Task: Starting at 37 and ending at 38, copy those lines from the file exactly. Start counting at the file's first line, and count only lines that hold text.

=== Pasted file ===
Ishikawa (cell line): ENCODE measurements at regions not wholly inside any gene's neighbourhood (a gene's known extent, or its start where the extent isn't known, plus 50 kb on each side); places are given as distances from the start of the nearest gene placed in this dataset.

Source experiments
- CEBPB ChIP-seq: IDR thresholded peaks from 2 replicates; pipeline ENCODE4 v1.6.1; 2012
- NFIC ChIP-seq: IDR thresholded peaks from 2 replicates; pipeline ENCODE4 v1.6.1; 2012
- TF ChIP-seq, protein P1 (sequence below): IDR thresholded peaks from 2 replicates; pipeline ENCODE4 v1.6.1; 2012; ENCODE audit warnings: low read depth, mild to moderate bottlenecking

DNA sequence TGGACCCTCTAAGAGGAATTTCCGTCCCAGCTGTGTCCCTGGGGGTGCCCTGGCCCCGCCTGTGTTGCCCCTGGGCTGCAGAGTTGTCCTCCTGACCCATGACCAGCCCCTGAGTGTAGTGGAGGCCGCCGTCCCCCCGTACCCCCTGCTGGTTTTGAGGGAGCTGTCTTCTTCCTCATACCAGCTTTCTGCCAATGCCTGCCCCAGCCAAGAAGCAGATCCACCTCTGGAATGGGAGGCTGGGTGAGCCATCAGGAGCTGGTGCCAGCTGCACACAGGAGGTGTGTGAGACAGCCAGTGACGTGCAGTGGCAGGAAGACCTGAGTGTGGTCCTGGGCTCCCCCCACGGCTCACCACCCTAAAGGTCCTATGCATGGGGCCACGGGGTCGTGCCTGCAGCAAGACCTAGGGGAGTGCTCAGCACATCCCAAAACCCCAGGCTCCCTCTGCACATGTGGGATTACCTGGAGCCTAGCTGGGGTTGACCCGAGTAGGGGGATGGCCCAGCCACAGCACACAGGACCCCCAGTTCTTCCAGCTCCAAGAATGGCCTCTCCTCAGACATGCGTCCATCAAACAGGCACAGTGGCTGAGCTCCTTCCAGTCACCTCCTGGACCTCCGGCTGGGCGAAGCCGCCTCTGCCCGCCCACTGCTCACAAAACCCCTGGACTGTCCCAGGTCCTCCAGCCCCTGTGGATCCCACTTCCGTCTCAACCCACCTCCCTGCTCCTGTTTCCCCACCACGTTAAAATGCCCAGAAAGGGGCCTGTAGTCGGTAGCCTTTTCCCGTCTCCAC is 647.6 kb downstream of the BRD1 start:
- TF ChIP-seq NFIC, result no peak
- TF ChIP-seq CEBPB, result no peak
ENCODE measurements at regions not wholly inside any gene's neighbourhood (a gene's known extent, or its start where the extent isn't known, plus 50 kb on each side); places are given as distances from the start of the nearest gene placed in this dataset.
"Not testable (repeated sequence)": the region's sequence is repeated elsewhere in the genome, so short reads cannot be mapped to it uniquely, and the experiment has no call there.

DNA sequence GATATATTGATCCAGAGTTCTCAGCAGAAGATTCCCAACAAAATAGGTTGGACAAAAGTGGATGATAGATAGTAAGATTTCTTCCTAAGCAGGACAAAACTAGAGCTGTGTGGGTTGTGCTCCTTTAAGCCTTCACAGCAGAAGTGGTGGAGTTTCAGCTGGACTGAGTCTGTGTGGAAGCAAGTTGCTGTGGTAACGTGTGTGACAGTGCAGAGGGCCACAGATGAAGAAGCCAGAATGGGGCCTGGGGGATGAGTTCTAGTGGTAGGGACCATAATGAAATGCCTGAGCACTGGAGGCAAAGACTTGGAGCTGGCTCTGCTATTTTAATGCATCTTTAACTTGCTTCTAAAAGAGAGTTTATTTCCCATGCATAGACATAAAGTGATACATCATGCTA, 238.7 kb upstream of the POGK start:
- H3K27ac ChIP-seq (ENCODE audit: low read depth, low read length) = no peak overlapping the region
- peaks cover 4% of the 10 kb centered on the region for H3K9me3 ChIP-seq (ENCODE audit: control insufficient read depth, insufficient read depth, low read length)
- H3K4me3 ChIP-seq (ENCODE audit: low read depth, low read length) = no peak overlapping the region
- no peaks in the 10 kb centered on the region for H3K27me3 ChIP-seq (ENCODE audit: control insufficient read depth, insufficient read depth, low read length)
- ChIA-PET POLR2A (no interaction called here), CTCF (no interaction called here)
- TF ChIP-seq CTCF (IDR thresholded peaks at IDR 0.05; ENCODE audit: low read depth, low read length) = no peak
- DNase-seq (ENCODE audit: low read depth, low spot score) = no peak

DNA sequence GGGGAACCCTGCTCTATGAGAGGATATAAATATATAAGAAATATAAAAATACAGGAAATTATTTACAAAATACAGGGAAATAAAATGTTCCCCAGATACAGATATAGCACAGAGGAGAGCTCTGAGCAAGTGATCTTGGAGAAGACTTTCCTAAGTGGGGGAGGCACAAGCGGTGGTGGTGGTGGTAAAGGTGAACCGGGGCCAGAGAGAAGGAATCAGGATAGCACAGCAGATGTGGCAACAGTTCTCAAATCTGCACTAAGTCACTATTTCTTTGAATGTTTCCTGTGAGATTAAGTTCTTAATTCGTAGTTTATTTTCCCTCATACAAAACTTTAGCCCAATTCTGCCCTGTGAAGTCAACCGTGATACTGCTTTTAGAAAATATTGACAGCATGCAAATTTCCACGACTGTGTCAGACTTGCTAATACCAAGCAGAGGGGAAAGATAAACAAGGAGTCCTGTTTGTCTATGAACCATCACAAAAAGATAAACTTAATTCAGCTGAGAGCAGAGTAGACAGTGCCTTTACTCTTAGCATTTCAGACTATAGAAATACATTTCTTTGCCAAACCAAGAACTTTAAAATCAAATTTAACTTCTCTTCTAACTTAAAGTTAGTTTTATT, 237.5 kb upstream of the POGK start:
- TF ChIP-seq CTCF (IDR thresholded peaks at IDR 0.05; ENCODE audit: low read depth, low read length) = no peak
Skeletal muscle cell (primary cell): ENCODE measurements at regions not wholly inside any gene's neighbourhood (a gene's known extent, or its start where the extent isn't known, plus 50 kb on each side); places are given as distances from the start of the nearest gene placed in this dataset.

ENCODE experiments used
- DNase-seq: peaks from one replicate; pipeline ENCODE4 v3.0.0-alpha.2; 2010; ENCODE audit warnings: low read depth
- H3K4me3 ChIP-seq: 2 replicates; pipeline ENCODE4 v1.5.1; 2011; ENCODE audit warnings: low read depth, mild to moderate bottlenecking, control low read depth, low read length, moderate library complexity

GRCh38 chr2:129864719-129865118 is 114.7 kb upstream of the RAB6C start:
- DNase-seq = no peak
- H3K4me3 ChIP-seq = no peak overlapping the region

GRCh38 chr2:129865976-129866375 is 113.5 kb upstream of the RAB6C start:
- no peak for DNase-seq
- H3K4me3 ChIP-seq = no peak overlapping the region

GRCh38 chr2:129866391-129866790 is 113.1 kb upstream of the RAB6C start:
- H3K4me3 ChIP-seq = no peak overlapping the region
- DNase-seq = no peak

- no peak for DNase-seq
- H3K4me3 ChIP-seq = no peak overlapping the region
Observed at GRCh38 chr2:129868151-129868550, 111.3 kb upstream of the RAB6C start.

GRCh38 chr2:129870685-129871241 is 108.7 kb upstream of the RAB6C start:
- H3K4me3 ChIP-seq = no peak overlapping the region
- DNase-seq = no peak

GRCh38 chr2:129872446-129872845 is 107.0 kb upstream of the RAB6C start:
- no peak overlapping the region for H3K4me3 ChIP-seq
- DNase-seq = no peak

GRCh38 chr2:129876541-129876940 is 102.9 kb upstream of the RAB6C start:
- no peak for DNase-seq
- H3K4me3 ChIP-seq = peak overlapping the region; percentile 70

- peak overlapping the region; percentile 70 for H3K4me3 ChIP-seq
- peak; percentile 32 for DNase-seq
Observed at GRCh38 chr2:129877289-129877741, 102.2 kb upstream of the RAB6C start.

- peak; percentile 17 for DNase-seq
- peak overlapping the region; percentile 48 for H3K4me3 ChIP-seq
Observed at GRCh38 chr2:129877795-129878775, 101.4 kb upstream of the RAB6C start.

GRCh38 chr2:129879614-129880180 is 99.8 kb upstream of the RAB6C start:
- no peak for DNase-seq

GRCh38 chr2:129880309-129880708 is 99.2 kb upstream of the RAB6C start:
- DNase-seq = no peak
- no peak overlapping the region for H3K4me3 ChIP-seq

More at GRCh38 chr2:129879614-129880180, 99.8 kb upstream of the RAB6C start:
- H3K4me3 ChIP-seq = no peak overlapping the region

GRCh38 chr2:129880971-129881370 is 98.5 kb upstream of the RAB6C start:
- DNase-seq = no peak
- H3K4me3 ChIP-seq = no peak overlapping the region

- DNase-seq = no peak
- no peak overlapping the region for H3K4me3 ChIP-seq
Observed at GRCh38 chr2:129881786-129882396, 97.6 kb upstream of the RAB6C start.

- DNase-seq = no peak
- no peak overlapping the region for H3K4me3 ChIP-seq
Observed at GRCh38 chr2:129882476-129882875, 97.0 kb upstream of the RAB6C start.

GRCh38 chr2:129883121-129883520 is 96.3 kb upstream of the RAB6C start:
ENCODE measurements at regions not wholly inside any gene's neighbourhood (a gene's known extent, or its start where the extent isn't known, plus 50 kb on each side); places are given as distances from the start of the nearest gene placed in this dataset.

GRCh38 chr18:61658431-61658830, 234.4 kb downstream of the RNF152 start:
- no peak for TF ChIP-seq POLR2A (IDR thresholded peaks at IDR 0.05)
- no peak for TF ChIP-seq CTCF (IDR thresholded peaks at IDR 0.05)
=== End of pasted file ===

GRCh38 chr2:129870685-129871241 is 108.7 kb upstream of the RAB6C start:
- H3K4me3 ChIP-seq = no peak overlapping the region